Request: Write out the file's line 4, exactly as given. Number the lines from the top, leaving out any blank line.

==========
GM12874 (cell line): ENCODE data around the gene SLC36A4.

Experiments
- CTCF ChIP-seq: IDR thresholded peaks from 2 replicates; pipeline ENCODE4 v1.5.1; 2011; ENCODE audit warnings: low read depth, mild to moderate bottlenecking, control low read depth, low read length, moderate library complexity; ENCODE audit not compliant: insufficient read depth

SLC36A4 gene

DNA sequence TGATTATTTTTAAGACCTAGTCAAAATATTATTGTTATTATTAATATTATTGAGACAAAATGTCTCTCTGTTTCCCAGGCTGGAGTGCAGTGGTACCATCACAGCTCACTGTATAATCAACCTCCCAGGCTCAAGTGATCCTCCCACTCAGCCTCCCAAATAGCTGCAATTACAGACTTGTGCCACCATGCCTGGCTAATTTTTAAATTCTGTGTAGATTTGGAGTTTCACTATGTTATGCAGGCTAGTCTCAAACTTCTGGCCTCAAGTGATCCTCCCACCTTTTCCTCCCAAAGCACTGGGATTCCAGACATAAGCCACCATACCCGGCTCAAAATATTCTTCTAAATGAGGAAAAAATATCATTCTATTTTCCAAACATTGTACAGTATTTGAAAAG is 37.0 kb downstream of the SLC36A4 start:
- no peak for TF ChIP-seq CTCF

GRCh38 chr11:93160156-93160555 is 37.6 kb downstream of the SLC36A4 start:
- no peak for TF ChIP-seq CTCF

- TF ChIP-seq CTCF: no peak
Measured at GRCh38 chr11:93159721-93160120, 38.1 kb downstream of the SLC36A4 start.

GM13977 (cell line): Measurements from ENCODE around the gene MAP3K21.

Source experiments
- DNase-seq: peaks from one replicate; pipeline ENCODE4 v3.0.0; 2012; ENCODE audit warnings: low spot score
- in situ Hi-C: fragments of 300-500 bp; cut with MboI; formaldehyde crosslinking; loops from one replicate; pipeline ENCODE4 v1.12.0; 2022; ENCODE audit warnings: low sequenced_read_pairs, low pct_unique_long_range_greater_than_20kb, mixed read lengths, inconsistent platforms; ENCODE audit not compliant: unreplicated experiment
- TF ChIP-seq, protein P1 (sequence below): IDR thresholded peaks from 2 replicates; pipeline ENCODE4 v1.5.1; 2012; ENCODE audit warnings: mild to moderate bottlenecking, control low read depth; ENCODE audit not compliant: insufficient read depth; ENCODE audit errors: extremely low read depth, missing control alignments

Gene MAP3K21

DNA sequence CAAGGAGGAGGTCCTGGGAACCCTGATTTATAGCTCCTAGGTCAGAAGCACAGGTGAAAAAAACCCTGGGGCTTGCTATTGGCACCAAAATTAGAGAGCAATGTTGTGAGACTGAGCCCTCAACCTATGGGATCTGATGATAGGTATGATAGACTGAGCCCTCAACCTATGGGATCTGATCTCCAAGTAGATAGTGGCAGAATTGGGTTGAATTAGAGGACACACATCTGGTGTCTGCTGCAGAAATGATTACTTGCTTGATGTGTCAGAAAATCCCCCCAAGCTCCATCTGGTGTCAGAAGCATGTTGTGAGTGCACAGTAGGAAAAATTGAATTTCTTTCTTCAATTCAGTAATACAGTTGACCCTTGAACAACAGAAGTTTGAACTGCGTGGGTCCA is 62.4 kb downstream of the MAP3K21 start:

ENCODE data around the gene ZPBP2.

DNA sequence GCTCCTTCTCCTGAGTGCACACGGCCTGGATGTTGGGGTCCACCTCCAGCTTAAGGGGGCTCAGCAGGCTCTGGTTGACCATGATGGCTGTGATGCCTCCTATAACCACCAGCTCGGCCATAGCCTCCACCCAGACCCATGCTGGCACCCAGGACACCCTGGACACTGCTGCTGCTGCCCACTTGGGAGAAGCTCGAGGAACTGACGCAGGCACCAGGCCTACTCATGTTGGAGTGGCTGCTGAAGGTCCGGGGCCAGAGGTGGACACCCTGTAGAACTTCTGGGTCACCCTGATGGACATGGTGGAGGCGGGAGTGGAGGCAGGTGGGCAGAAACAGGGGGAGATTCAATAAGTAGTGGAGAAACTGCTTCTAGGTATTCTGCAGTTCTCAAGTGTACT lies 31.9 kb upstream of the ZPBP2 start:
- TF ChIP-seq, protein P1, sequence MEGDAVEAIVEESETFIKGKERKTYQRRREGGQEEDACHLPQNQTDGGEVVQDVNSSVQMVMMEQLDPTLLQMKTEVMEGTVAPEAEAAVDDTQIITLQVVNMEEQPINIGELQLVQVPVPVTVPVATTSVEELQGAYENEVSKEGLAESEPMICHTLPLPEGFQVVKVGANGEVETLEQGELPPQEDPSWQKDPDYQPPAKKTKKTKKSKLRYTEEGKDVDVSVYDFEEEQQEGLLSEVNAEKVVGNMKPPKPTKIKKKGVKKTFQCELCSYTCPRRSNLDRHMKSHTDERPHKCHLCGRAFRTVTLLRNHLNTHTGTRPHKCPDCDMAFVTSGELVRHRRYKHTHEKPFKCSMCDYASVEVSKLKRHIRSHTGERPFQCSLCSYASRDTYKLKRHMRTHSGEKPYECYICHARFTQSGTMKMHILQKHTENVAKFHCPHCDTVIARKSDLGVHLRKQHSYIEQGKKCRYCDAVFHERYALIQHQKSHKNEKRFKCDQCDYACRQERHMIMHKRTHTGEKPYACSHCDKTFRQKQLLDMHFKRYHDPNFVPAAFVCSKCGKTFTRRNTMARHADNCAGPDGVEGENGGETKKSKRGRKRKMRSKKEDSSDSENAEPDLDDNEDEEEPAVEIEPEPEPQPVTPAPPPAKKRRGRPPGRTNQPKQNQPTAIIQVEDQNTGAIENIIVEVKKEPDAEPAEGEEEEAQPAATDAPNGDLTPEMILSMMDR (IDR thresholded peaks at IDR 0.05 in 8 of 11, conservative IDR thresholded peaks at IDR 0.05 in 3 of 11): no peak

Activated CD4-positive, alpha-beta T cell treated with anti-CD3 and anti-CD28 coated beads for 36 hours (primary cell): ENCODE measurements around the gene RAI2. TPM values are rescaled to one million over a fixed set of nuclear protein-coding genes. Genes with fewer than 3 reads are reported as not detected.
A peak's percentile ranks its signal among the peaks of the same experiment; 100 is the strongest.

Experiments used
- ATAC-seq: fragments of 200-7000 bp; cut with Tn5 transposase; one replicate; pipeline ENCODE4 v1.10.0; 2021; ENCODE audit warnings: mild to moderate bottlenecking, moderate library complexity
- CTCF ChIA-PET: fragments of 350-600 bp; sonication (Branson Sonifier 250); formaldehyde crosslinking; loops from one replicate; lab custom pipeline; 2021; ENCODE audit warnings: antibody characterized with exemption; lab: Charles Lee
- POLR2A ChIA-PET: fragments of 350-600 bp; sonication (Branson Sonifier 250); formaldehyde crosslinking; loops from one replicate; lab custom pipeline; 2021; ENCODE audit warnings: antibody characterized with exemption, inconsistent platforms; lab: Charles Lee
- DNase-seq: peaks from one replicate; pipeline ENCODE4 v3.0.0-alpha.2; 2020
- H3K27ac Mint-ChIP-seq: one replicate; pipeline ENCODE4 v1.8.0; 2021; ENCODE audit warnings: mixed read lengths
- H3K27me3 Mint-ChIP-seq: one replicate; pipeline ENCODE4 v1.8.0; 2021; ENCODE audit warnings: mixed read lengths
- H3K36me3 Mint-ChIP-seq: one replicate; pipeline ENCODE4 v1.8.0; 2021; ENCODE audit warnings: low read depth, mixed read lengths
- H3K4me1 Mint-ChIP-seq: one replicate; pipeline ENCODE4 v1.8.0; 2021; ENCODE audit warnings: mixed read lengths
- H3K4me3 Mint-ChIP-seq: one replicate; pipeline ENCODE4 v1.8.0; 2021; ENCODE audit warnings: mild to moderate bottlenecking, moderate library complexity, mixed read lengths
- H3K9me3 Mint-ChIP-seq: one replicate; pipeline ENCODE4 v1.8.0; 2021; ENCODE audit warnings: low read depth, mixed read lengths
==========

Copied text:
SLC36A4 gene